Could you highlight an innovative project within the field of innovation?
Yes, the PIPPI project, coordinated by the Karolinska University Hospital in which AQuAS is involved, together with six other institutions in the hospital and university environment in Sweden, Holland, Italy, Austria, Spain, Finland and the United Kingdom. It is a platform made up of hospitals from the European Hospital Alliance, which is the network of the most relevant European hospitals, and then AQuAS. The focus of this work group is the new models of procurement based on value using digital technologies as an element to transform health services.
Have you considered changing the name of the project?
No, but in fact yes, because the name has curious meanings and connotations in different languages. This was one of the subjects that arose in the Kickoff meeting of the project.
Jokes aside, what is the involvement of AQuAS in the PIPPI project?
The expertise of AQuAS in assessment, innovation and the procurement of innovation is key. This project proposes an environment where the different stakeholders involved in change can come to an agreement and work together, both when revealing the needs of a health system, of hospitals, as well as when involving companies, technological centres, universities, patients and caregivers.
It is a very ambitious aim. What would you say is special about this project?
Its strategic focus of putting the different stakeholders involved in improving healthcare in the same project but having the support of the leadership of hospitals and an assessment agency. Identifying needs and solutions using this vast network of diverse expertise is one of the strengths of this project.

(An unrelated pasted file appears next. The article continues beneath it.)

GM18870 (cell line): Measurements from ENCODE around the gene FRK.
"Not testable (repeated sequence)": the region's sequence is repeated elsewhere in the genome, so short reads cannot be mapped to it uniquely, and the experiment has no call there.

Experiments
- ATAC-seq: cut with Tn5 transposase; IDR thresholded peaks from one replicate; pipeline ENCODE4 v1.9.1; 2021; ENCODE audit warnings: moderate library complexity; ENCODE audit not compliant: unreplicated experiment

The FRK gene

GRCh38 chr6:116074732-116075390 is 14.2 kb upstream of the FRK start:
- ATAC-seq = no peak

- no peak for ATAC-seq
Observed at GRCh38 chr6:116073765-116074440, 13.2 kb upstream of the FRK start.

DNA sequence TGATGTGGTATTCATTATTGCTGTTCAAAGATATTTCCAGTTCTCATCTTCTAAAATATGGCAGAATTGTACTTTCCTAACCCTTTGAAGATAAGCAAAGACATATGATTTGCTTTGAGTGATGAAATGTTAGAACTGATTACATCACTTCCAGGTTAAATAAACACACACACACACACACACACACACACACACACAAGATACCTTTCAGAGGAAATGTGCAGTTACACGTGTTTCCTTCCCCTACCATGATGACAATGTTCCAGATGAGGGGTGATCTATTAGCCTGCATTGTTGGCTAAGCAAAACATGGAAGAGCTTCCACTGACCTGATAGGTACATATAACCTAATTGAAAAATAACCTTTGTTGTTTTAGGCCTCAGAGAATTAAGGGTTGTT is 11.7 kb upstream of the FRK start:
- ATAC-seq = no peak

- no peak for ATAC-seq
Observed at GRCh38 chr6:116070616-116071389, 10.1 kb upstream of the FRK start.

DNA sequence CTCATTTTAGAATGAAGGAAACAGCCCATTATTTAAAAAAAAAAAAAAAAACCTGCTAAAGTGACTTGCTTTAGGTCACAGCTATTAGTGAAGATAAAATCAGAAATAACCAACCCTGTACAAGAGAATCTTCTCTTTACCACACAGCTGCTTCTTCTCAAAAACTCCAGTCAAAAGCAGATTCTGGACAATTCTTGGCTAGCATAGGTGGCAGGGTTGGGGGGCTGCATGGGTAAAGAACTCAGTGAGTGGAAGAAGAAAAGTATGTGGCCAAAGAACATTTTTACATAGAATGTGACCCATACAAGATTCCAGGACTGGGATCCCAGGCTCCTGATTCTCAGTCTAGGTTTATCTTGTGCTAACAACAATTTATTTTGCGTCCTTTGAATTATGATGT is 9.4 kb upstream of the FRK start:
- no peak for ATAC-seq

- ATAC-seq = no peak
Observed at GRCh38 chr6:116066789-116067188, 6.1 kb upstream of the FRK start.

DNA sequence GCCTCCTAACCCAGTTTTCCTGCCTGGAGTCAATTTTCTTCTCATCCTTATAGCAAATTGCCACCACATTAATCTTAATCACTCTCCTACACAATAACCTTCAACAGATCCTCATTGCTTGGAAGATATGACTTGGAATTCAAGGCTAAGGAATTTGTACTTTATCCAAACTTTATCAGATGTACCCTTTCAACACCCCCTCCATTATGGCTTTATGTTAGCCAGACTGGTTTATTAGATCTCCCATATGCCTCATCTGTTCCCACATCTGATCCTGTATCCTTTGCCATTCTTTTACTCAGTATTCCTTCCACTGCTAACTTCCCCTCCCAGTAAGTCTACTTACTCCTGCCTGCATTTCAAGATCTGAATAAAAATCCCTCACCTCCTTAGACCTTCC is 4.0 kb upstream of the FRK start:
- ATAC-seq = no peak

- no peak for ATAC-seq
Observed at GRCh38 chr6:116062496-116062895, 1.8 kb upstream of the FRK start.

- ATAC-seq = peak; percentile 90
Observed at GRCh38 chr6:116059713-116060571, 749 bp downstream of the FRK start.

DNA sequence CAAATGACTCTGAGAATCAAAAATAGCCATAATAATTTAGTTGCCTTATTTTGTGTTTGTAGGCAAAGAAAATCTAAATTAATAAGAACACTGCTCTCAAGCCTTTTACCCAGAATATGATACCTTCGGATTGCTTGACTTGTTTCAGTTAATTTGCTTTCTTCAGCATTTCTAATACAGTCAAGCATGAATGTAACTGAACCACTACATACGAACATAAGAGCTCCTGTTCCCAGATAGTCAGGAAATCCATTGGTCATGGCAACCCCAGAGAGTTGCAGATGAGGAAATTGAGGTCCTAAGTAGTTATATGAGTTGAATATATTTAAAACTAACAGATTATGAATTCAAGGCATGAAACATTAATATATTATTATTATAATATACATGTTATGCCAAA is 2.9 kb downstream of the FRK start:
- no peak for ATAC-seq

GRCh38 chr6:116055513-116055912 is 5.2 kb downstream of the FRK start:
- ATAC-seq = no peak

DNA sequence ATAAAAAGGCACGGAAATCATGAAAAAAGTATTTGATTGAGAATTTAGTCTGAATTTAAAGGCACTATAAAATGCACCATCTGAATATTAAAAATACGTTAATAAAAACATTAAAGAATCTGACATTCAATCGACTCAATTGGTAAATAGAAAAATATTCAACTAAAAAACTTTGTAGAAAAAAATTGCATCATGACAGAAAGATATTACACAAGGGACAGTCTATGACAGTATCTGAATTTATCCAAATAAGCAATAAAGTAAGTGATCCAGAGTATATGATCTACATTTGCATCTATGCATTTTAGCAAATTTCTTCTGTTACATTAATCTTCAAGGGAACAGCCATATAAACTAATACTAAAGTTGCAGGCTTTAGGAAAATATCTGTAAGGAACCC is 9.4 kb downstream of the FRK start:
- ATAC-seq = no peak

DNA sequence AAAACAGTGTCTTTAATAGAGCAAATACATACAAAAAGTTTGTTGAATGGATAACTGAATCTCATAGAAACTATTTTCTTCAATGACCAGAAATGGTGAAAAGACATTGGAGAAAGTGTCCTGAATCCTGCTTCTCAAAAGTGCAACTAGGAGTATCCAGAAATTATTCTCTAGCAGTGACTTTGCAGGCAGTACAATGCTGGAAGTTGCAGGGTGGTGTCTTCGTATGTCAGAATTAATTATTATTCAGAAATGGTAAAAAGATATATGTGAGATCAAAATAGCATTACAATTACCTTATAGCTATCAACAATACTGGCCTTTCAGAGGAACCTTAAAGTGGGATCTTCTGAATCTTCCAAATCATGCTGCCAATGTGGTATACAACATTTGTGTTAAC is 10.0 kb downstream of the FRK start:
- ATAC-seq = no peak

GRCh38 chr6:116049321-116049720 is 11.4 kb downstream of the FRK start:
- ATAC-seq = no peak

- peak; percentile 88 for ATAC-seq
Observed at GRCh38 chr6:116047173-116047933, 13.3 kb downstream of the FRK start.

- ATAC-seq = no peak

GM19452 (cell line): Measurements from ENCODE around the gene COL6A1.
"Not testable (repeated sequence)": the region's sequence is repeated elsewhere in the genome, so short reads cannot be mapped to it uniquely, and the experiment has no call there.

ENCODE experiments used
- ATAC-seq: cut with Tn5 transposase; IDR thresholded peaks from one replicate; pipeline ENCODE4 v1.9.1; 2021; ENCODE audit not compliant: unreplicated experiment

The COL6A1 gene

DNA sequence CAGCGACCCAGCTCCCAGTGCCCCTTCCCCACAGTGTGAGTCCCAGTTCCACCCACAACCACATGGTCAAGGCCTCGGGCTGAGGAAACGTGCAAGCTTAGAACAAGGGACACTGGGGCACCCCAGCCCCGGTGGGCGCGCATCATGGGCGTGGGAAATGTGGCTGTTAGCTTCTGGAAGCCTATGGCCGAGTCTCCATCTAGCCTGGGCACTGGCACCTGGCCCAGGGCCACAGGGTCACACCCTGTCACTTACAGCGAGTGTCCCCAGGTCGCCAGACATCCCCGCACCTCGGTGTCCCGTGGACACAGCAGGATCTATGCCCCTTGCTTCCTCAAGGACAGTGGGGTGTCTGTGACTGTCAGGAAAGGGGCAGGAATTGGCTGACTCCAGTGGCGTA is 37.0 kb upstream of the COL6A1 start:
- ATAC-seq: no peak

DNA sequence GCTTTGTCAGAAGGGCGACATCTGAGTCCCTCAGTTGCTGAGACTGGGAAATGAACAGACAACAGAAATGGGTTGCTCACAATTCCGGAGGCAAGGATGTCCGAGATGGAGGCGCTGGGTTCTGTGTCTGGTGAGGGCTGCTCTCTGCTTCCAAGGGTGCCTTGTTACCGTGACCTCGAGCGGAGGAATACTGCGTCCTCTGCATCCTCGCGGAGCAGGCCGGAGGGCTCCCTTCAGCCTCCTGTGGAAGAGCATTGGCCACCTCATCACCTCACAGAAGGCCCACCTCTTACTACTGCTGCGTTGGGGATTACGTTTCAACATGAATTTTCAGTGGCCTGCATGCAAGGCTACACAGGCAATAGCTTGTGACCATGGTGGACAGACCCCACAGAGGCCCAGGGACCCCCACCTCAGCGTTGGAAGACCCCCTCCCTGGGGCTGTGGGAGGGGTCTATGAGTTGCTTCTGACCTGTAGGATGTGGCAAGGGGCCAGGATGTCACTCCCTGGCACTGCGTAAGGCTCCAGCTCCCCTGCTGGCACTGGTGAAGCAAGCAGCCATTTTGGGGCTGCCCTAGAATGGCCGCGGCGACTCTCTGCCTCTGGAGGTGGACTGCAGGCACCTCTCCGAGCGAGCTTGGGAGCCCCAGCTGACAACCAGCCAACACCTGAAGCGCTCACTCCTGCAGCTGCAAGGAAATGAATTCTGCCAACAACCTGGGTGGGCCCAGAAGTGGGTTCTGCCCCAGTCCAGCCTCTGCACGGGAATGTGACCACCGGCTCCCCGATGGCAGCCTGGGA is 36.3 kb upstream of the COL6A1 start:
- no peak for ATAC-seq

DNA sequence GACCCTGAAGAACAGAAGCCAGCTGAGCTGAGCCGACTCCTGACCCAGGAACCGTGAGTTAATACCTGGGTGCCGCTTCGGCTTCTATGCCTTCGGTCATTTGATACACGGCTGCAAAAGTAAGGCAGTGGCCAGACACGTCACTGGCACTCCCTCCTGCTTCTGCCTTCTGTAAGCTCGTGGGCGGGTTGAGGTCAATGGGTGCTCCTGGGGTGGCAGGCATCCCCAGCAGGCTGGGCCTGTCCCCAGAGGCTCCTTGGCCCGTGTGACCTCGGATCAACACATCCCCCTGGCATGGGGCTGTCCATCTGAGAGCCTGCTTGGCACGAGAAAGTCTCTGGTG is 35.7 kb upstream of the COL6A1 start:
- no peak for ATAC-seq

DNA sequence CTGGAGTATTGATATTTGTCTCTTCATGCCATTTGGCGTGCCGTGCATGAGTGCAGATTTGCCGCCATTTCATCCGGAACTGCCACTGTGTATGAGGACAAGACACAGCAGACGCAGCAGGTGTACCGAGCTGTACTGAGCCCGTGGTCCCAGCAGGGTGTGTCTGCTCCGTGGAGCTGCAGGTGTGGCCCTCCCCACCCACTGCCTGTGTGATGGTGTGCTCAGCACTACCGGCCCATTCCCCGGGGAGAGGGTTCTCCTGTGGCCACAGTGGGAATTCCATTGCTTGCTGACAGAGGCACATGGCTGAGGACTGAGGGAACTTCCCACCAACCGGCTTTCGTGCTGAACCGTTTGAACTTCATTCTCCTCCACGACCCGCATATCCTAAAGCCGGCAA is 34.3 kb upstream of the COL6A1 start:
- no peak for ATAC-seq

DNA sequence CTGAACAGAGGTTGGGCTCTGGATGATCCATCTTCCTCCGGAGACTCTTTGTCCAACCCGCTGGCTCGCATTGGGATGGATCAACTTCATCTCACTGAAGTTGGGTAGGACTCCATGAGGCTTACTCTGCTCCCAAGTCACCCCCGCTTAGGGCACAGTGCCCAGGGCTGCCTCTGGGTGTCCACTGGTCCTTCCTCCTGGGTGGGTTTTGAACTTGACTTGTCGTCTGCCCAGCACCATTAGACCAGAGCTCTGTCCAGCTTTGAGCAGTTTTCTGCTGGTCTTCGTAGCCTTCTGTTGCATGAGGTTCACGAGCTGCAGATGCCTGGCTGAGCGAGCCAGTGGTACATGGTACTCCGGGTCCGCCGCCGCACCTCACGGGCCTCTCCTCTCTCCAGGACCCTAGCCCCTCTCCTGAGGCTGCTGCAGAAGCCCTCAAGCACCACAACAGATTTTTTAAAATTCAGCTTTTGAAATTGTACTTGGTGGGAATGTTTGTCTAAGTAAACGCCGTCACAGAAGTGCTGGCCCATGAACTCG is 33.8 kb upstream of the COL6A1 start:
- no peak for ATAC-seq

How will the PIPPI project work?
The project needs to develop a community of practice where challenges can be posed and solutions considered within an international framework.
Could you be a little more specific about which environments digital technologies will have an impact on in the health services?
By all means. We can include very different subjects such as co-creation with clinicians, telemedicine, data analytics, artificial intelligence, and so on. Some aspects are nearer on the horizon and others more distant. There exists a powerful reflection on digital technologies: it is said that everything that is digitalised is dematerialised and demonetised (it may be a subject too complex to go into here) and there are also those who say that, in the end, what is digitalised is democratised, but now that really would be going into other subjects.
Earlier you mentioned involving patients – who and what are we talking about exactly?
The patient is a key element in procurement based on value because the patient generates value and this is something difficult for other sectors to understand. When we talk of digital transformation, the involvement of patients is often as necessary as it is a sensitive issue and a certain methodology is therefore required, or specific game rules. We are talking about complex systems which require complex ways of working where, among other things, very diverse sensitivities, organisational models, governances, health systems or types of providers are involved. In short, what we are talking about is getting patients to become a part of identifying needs and taking decisions; we are talking about expert patient concepts, the participation of citizens and about health literacy.
And how are you going to achieve all this?
As members of this consortium, we have the experience, knowledge, methodologies and leadership to forge ahead with a project of this nature. I recommend looking at the presentation of Romualdo Ramos and Tanja Stamm of the Medical University of Vienna to know more about this project.
What is the aim of the PIPPI project in a few words?
Impossible in just a few words, but can I do it in nine? Facilitating the joint design of the best healthcare possible.